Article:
Starry Night Over the Rhone
|Artist||Vincent van Gogh|
|Type||Oil on canvas|
|Dimensions||72.5 cm × 92 cm (28.5 in × 36.2 in)|
|Location||Musée d'Orsay, Paris|
Starry Night Over the Rhone (September 1888) is one of Vincent van Gogh's paintings of Arles at nighttime. It was painted at a spot on the bank of the Rhone River that was only a one or two-minute walk from the Yellow House on the Place Lamartine which Van Gogh was renting at the time. The night sky and the effects of light at night provided the subject for some of his more famous paintings, including Cafe Terrace at Night (painted earlier the same month) and the later canvas from Saint-Rémy, The Starry Night.
The painting was first exhibited in 1889 at the annual exhibition of the Société des Artistes Indépendants in Paris, together with the Irises. The latter was added by Theo, while Vincent had proposed one of his paintings from the public gardens in Arles, most probably the version now in the Phillips Collection.
The view is from the quay (a waterside street) on the east side of the Rhone, into the knee of the river towards the western shore: coming down from the north, the Rhone turns to the right at this point to surround the rocks on which Arles is built. From the towers of Saint-Julien and Saint-Trophime at the left, the spectator follows the east bank up to the iron bridge connecting Arles to the suburb of Trinquetaille on the right, western bank. This implies a view from Place Lamartine towards the south-west.
Van Gogh announced and described this composition in a letter to his brother Theo:
Included a small sketch of a 30 square canvas - in short the starry sky painted by night, actually under a gas jet. The sky is aquamarine, the water is royal blue, the ground is mauve. The town is blue and purple. The gas is yellow and the reflections are russet gold descending down to green-bronze. On the aquamarine field of the sky the Great Bear is a sparkling green and pink, whose discreet paleness contrasts with the brutal gold of the gas. Two colorful figurines of lovers in the foreground.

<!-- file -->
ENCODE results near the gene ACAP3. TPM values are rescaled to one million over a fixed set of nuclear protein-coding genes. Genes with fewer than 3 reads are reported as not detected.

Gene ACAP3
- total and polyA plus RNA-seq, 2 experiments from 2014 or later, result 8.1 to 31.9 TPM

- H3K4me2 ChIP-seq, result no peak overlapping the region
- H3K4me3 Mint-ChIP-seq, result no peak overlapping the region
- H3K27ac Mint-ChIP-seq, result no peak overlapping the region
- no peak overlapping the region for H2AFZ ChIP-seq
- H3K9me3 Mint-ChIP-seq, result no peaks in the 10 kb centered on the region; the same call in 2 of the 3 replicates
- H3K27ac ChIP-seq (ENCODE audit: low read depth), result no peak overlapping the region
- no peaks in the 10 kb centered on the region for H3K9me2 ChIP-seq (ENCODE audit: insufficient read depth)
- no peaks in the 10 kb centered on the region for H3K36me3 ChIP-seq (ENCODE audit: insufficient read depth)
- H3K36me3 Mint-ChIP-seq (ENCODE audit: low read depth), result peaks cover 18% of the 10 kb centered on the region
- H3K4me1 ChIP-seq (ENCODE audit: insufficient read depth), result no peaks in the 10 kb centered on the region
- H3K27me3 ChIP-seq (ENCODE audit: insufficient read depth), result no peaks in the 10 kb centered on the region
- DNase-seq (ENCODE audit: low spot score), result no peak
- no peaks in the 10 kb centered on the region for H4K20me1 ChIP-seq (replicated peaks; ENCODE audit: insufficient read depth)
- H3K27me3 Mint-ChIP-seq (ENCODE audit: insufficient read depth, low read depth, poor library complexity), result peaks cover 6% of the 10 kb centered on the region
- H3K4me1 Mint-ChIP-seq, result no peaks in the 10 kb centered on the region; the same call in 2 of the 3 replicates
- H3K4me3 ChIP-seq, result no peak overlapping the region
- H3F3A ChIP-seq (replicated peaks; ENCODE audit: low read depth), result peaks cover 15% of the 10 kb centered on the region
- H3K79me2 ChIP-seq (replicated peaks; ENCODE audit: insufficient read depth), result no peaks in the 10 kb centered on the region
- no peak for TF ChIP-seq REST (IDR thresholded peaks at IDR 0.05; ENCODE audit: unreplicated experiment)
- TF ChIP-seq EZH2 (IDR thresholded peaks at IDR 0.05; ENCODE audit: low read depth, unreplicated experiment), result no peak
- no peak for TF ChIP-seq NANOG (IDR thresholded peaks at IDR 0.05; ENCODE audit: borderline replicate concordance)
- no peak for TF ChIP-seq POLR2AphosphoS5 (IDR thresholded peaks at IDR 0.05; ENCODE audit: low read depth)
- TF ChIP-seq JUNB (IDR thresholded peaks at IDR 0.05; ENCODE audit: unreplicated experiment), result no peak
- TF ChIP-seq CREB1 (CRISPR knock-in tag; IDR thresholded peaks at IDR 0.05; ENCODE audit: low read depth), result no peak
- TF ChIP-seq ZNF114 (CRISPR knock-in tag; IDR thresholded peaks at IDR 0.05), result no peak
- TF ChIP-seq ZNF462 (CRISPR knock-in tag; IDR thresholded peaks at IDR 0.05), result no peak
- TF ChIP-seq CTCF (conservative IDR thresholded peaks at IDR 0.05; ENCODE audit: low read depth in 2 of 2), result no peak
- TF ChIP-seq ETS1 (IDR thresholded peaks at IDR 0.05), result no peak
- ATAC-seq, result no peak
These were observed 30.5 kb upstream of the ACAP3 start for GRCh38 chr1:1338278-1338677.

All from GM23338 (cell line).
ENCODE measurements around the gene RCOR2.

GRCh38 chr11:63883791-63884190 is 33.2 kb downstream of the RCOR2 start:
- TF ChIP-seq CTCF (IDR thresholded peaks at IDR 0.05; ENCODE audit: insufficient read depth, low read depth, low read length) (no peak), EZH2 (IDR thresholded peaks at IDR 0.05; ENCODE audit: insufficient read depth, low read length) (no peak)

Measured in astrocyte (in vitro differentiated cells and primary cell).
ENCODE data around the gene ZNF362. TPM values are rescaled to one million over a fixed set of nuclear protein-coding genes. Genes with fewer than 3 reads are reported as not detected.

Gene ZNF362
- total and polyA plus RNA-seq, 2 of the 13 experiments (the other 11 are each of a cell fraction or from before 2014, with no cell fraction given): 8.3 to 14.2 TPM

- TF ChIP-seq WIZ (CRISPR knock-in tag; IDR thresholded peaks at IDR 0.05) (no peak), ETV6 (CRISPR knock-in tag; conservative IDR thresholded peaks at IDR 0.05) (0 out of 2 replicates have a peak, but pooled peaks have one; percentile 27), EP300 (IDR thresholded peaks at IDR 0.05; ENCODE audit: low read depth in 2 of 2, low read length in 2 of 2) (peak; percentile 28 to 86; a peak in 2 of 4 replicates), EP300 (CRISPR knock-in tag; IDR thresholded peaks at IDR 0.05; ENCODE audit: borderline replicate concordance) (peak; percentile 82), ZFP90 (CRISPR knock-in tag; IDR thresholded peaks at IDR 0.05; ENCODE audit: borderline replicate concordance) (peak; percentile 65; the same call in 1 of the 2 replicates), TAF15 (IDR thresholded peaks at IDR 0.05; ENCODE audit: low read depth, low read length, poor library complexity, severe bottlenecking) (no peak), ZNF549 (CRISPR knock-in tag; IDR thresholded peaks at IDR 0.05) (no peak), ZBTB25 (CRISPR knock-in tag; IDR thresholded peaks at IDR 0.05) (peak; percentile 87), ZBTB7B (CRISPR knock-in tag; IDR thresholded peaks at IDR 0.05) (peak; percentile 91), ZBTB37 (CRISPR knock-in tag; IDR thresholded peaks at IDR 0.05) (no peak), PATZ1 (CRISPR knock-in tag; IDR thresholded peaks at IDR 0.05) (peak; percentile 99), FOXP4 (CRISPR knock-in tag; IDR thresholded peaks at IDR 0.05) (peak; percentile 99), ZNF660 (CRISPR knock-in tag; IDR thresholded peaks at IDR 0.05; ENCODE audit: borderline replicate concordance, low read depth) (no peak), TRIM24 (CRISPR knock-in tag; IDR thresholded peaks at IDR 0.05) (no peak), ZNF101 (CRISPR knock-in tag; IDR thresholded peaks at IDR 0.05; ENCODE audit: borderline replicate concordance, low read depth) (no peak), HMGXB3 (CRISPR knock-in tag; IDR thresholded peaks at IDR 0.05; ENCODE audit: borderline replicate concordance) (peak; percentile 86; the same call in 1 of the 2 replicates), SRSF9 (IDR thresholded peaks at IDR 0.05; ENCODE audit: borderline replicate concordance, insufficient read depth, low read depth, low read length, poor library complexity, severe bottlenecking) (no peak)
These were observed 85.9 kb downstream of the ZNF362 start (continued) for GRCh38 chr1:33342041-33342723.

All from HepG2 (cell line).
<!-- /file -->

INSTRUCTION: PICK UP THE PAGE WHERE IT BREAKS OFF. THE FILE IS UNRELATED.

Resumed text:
In reality the view depicted in the painting faces away from Ursa Major, which is to the north. The foreground indicates heavy rework, wet-in-wet, as soon as the first state was finished. The letter sketches executed at this time probably are based on the original composition.
Colors of the night
The challenge of painting at night intrigued Van Gogh. The vantage point he chose for Starry Night Over the Rhone allowed him to capture the reflections of the gas lighting in Arles across the glimmering blue water of the Rhône. In the foreground, two lovers stroll by the banks of the river.
Depicting color was of great importance to Van Gogh. In letters to his brother, Theo van Gogh, he often described objects in his paintings in terms of color. His night paintings, including Starry Night Over the Rhone, emphasize the importance he placed on capturing the sparkling colors of the night sky and of the artificial lighting that was new to the era.
In popular culture
- Letter to Eugène Boch including a sketch of the Starry Night over the Rhone painting
- Letter 543
- For a tracing of the original composition see Roland Dorn 1990, ill. p. 388
- Boime, Albert: Vincent van Gogh: Starry Night. A history of matter, a matter of history (also available on CD-ROM: ISBN 3-634-23015-0 (German version))
- Dorn, Roland: Décoration: Vincent van Gogh's Werkreihe für das Gelbe Haus in Arles, Georg Olms Verlag, Hildesheim, Zürich & New York 1990 ISBN 3-487-09098-8 / ISSN 0175-9558
- Media related to Starry Night Over the Rhone at Wikimedia Commons